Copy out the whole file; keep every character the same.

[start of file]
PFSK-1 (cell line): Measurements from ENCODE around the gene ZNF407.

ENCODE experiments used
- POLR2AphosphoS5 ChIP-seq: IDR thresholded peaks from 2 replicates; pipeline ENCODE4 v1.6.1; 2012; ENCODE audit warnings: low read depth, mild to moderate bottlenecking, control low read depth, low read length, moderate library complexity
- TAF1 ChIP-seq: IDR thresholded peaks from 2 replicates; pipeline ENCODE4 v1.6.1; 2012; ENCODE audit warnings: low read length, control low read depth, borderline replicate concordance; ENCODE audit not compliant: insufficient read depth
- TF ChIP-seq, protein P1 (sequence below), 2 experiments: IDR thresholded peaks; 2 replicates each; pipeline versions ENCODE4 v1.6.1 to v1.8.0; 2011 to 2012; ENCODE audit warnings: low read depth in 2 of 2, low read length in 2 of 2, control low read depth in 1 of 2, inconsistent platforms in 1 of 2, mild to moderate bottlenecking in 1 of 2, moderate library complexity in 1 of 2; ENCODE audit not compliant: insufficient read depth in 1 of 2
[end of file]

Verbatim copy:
PFSK-1 (cell line): Measurements from ENCODE around the gene ZNF407.

ENCODE experiments used
- POLR2AphosphoS5 ChIP-seq: IDR thresholded peaks from 2 replicates; pipeline ENCODE4 v1.6.1; 2012; ENCODE audit warnings: low read depth, mild to moderate bottlenecking, control low read depth, low read length, moderate library complexity
- TAF1 ChIP-seq: IDR thresholded peaks from 2 replicates; pipeline ENCODE4 v1.6.1; 2012; ENCODE audit warnings: low read length, control low read depth, borderline replicate concordance; ENCODE audit not compliant: insufficient read depth
- TF ChIP-seq, protein P1 (sequence below), 2 experiments: IDR thresholded peaks; 2 replicates each; pipeline versions ENCODE4 v1.6.1 to v1.8.0; 2011 to 2012; ENCODE audit warnings: low read depth in 2 of 2, low read length in 2 of 2, control low read depth in 1 of 2, inconsistent platforms in 1 of 2, mild to moderate bottlenecking in 1 of 2, moderate library complexity in 1 of 2; ENCODE audit not compliant: insufficient read depth in 1 of 2